Science and Tech roundup, week 7

    No chill: Most of Cuba can’t watch Netflix

    After Netflix and Airbnb announced in February 2015 they would expand to Cuba in light of the U.S. decision to restore diplomatic relations, Fabián Bustamante, professor of electrical engineering and computer science, and McCormick graduate student Zachary Bischof began measuring Cuba’s Internet performance to see if this expansion was viable.

    Bustamante and Bischof have conducted measurements on a Havana server since March 2015 to determine how long it takes for information to travel in and out of Cuba. They found that a simple Google search took 60 to 70 milliseconds to leave Cuba but 270 milliseconds to travel back, which, according to Bustamante (h/t McCormick news release), “takes so long that it’s almost useless.” Cuba's infrastructure, according to the study, would have trouble providing for applications like Netflix that are so network intensive.

    Shocking discovery: Creative people are bad

    Maryam Kouchaki, Kellogg professor of management and organizations, led a study in collaboration with Syracuse professor Lynne Vincent that determined creative people are more prone to unethical behavior by virtue of the entitlement they feel from their creativity.

    People who recognize their creative identity see a “sense of rarity, specialness and uniqueness, which causes a sense of entitlement,” Kouchaki and Vincent wrote in their study (via Pacific Standard).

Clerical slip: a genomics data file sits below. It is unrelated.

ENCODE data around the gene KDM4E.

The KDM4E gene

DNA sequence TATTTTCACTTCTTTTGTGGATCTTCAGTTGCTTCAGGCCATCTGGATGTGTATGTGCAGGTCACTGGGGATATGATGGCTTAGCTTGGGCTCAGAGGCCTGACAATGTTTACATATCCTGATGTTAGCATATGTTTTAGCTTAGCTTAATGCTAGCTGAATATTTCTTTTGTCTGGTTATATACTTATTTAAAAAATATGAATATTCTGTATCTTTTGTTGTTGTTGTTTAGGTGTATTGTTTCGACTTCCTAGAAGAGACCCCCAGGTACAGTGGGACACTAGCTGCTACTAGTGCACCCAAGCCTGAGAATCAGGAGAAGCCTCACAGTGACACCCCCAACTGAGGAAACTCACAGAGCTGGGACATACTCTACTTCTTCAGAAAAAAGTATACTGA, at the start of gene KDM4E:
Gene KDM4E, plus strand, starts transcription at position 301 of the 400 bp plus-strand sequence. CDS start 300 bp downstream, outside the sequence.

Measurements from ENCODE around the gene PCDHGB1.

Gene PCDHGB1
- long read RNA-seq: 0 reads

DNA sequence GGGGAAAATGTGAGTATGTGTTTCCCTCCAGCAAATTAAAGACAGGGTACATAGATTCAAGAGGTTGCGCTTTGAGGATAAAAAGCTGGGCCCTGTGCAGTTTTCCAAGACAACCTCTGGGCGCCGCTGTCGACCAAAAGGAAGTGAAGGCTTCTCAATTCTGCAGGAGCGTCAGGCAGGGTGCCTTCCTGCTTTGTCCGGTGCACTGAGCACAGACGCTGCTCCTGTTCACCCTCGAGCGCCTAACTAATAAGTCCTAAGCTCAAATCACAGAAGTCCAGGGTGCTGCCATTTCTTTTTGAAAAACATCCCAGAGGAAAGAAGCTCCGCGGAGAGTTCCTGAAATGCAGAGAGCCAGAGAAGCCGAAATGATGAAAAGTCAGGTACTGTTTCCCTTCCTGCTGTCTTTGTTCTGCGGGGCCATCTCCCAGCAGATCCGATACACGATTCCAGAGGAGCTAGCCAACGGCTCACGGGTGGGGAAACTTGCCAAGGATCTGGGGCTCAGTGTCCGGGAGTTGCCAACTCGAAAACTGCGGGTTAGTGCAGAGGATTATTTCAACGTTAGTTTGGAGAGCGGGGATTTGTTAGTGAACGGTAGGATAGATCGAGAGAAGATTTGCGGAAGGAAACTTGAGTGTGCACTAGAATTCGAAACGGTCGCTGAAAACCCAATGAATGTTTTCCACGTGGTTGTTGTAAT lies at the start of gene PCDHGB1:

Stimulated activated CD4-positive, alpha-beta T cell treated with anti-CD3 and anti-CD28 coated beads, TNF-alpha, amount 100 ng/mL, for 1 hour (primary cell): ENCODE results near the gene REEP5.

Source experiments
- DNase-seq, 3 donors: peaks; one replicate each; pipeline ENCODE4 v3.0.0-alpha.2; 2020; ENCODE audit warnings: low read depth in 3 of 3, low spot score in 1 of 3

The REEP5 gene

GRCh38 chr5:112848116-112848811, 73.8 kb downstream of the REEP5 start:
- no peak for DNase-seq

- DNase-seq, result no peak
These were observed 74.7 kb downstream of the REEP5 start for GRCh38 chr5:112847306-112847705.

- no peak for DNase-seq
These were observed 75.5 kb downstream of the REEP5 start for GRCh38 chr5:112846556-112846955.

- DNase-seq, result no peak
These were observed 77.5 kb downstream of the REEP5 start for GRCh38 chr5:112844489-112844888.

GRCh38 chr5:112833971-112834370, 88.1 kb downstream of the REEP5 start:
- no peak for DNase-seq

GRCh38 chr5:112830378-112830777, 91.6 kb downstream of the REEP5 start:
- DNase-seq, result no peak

In the study, 158 MBA students took a seven-question test that measures creativity. One-third of the group was told they were creative and creativity is rare, another third was told they performed well but that doing so was common, and the final third did not receive a message. After that, the students played a game that rewarded them with $5 for lying to their anonymous partner compared to $2 for telling the truth. Those who thought creativity was rare lied twice as often as those who were told their creativity was common.

    Progress against metastatic lung cancer

    Feinberg neurology professor Jane Wu led a study that found a strong correlation between a gene called Myosin 9b and the spread of lung cancer to other parts of the body.

    The study found the protein that Myosin 9B encodes in roughly 90 percent of lung cancer tissue samples, according to a Feinberg news release, which indicates that reducing the protein's expression in cancer cells could prevent metastasis, or the spread of cancer from one organ to another. Wu’s team’s finding provides what she calls a “solid foundation” for treating lung cancer.

    Important update on infant communication ability

    They might not be able to talk to you, but infants can recognize new sounds as communicative signals that, when identified, can boost infants’ learning, according to a study conducted by cognitive psychology doctoral student Brock Ferguson.

    In Ferguson’s study, infants watched a video of a conversation between two people. One person spoke in English, the other with beeping noises. The team then tested the infants to see whether the beep sounds would “facilitate their learning about a novel object category,” which scientists know is influenced by speech, according to Science Daily. They found that after seeing beeps used to communicate, infants would link the beeping sounds to categorization.


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